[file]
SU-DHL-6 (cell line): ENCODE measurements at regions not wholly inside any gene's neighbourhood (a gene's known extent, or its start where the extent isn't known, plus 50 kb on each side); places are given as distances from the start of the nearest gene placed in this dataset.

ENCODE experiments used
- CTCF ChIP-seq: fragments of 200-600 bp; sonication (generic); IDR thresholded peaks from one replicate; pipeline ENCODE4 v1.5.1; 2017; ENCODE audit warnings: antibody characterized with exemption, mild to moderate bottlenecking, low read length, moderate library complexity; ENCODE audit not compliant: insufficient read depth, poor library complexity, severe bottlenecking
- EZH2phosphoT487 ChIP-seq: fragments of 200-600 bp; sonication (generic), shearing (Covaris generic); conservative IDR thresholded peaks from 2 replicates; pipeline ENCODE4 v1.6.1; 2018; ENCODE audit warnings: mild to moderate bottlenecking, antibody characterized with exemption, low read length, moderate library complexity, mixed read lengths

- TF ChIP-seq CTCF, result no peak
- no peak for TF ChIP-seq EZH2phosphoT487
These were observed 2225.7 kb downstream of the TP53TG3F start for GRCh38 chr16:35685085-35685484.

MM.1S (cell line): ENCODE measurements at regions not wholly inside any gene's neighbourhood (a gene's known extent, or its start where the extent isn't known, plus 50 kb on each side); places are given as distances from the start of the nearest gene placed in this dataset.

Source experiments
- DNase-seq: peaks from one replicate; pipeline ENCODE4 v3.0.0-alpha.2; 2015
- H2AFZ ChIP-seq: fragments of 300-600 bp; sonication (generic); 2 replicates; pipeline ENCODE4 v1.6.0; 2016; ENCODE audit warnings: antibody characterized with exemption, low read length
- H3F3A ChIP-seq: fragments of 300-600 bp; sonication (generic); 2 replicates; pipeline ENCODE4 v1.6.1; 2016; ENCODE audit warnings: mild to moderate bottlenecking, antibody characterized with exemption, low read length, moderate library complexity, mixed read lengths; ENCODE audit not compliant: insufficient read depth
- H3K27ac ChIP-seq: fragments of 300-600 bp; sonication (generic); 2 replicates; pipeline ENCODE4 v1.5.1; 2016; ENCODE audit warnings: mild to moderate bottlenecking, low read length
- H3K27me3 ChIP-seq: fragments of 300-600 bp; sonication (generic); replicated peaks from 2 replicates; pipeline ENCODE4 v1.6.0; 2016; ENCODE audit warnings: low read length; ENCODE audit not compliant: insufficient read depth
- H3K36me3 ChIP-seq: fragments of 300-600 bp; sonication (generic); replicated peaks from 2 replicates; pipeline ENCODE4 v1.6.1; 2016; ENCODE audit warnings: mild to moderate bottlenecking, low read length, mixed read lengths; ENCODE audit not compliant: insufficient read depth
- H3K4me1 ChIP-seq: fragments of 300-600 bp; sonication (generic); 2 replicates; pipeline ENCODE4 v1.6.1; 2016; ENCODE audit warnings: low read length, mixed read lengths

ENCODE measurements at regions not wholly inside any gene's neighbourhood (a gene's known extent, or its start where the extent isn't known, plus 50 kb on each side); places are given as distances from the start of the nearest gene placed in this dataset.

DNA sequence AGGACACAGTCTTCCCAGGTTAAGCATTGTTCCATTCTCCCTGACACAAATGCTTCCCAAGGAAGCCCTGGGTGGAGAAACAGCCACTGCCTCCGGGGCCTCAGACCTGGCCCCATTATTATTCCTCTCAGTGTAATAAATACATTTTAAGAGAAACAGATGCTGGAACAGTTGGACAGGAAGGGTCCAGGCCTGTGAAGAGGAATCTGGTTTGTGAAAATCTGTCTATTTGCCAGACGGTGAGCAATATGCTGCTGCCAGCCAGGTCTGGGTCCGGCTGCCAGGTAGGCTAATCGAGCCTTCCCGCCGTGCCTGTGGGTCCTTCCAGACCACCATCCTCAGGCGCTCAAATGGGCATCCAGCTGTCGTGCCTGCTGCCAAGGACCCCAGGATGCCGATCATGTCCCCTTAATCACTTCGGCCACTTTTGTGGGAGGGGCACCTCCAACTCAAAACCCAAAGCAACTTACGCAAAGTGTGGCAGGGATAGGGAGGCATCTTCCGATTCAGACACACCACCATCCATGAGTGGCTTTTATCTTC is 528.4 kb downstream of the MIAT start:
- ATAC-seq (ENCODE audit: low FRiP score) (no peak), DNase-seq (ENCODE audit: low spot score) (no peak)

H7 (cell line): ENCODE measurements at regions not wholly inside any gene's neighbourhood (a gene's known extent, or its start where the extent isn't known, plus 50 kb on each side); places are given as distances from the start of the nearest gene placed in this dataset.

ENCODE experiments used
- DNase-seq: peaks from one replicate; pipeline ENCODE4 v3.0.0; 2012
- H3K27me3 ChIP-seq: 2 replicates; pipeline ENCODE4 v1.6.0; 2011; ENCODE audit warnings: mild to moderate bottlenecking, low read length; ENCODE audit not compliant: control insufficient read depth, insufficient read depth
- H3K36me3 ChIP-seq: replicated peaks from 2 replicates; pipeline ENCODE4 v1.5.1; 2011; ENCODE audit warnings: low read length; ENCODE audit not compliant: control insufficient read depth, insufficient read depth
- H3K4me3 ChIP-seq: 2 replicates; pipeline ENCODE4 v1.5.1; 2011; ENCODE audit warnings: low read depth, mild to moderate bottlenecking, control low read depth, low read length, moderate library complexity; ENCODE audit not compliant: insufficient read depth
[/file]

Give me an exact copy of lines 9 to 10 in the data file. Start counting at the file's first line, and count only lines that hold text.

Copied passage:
Source experiments
- DNase-seq: peaks from one replicate; pipeline ENCODE4 v3.0.0-alpha.2; 2015